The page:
Meanwhile, as rehearsals for the new ballet began, choreographer Petipa also experienced a tragedy when his 15-year-old daughter Evgenia died of cancer. Shortly afterwards he fell ill himself, forcing him to take leave for the rest of the season. His assistant Lev Ivanov had to step in and take charge of ‘The Nutcracker’ in his place.
Finally, when the ballet was at last performed for an audience including the Tsar of Russia, the reviews were mixed. ‘The Nutcracker’ was not immediately popular, and even got some negative responses from critics. Some of the dancers were criticised, others felt it was merely a ‘spectacle’ rather than a true ballet. It wasn’t until some years later that it grew in popularity, before eventually becoming the favourite Christmas ballet we know today.
One of the other things that caught my attention about this first staging of ‘The Nutcracker’ is that lots of the parts in the ballet were played by child dancers – including the lead roles of Clara and the Nutcracker Prince, which were played by pupils from the Imperial Ballet School. Children performing in ballet productions was not new – Petipa had included children’s dances in almost all of his ballets. However, it was very unusual to cast young dancers in leading roles. Clara, the girl at the centre of the story was played by a young dancer called Stanislava Belinskaya, who was just 12 years old at the time.
I was immediately interested in Stanislava. She was the first to play this incredibly famous and important role – and yet we know little about her. After this moment in the spotlight, she seems to fade away from dance history. Interestingly, one of her friends and classmates who wasn’t chosen to dance in the first production of ‘The Nutcracker’ went on to become one of the most famous dancers of all the time – the legendary ballerina Anna Pavlova.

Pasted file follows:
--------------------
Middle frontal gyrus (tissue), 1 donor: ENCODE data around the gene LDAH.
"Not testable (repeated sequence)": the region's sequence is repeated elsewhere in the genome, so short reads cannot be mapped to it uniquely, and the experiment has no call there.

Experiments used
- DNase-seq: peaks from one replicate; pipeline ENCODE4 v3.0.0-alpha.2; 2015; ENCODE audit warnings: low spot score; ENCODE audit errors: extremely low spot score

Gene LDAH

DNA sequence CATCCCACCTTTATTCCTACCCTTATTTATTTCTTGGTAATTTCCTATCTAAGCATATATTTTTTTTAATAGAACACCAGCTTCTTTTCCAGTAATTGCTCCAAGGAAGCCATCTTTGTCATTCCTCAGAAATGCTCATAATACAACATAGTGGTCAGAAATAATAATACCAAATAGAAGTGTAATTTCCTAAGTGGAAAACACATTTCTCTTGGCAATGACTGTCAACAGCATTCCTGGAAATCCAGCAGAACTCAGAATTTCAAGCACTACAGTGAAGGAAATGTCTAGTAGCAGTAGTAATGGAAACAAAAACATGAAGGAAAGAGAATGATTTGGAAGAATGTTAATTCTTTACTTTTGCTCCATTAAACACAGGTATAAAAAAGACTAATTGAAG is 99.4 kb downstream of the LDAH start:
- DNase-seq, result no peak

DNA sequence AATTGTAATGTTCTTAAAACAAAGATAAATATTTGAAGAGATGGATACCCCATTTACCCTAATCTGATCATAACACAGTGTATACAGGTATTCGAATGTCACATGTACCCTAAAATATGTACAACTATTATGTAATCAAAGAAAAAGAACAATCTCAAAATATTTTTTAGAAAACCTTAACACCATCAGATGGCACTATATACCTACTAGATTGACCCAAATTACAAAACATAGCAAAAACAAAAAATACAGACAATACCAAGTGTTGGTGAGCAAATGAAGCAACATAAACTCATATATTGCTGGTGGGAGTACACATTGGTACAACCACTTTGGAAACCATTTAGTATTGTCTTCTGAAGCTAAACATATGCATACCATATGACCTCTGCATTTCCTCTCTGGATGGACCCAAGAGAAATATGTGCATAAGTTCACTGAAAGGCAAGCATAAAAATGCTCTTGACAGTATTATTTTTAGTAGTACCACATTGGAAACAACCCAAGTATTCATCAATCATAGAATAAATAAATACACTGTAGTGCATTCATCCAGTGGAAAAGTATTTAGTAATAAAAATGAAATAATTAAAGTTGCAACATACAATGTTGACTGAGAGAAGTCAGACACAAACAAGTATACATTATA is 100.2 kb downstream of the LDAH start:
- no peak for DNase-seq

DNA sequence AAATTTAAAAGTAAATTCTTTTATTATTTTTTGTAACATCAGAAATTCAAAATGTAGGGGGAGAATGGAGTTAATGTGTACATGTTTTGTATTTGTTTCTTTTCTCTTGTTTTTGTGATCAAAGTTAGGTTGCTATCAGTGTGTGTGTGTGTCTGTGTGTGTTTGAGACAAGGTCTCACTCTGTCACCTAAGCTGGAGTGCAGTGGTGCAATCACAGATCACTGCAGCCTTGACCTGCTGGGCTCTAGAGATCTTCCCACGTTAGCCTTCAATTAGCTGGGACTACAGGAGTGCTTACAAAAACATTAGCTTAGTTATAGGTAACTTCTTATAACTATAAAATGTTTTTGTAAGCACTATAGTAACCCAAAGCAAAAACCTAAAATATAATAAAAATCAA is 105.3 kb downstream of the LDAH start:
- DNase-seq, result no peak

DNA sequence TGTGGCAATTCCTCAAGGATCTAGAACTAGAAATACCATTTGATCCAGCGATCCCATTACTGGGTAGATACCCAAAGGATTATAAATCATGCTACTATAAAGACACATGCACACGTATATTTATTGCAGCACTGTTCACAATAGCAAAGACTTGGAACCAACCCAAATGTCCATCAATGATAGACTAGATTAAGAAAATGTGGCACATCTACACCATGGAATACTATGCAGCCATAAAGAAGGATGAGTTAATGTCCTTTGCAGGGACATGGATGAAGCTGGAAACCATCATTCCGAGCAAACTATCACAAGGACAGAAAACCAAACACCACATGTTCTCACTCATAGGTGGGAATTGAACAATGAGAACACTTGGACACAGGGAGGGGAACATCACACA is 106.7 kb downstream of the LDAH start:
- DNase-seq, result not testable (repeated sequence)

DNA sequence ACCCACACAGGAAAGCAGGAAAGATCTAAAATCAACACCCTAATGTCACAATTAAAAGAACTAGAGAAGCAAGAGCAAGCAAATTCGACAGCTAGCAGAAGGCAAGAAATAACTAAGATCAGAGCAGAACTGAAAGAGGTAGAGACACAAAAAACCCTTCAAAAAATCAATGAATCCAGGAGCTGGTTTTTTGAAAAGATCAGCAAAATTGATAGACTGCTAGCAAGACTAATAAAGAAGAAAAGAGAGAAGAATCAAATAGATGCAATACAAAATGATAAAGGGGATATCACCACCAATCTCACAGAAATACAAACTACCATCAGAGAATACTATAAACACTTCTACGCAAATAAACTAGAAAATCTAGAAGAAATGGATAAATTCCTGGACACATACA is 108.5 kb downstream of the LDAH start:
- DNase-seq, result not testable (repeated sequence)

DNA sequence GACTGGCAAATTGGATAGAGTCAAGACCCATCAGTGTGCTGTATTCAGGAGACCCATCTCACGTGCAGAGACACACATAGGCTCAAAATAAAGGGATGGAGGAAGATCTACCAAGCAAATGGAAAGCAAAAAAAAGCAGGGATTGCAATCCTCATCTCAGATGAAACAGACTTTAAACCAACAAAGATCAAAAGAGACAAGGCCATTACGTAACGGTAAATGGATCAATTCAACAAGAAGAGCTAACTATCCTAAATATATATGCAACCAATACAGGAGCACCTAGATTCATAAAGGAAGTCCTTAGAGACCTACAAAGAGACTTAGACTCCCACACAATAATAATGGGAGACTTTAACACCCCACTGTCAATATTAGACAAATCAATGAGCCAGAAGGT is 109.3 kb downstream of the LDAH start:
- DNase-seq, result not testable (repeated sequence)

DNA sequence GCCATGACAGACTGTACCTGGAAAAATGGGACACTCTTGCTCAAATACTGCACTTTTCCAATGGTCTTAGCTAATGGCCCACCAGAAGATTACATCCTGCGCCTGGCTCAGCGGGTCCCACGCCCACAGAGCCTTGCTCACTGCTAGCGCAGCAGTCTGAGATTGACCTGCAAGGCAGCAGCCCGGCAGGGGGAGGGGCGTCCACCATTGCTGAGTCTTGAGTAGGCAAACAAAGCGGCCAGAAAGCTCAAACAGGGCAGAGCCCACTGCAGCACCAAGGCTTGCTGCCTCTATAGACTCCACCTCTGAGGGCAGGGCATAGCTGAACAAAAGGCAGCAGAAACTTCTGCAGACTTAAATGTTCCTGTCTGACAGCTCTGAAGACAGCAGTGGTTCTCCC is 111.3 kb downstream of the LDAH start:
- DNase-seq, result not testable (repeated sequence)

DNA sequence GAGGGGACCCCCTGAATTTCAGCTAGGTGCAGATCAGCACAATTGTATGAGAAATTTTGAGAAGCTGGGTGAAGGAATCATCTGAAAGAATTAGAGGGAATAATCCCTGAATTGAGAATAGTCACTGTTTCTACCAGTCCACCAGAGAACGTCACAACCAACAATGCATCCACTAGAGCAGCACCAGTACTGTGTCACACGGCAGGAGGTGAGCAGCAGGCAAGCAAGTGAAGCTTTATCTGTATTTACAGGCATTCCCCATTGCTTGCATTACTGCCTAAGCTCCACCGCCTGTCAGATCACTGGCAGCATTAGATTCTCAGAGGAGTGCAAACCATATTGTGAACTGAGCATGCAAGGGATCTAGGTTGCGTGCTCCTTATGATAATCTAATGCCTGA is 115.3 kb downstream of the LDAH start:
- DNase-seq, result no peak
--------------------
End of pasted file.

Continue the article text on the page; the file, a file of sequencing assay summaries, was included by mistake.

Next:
Thinking about Stanislava (or ‘Stana’ as I decided to call her, which is the shortened form of her name) – and her classmate Anna – and what life might have been like for them at the Imperial Ballet School in St Petersburg at the end of the 19th century – soon sparked my imagination. I wanted to explore some of my favourite things about The Nutcracker ballet – the magical dream sequences, the cosy scenes of a family celebrating together at Christmas-time – and weave them together with some of the real history, including Tchiakovsky’s story. I imagined a home and a family for Stana – including her own beloved sister who was unwell – as well as trying to conjur up how it might have felt for her as a young dancer to step out onto the grand stage and perform in such an important role.
The finished story was first published in Winter Magic and a little while later, the team at Simon & Schuster said they’d like to turn it into an illustrated book (following on from Abi Elphinstone’s story ‘The Snow Dragon’ which had already been transformed into a gorgeous illustrated story with artwork by Fiona Woodcock. I was especially thrilled to hear they’d asked one of my very favourite illustrators, Lizzy Stewart, to illustrate it.
It was amazing to see the story turned into the beautiful A Dancer’s Dream. Lizzy’s artwork perfectly brings to life snowy St Petersburg and the glittering Mariinsky Theatre. What a joy!
Check out my Pinterest board if you’d like to see some more images that helped to inspire this story
Or if you like ballet stories, check out my list of ballet-inspired children’s books over on Bookshop.org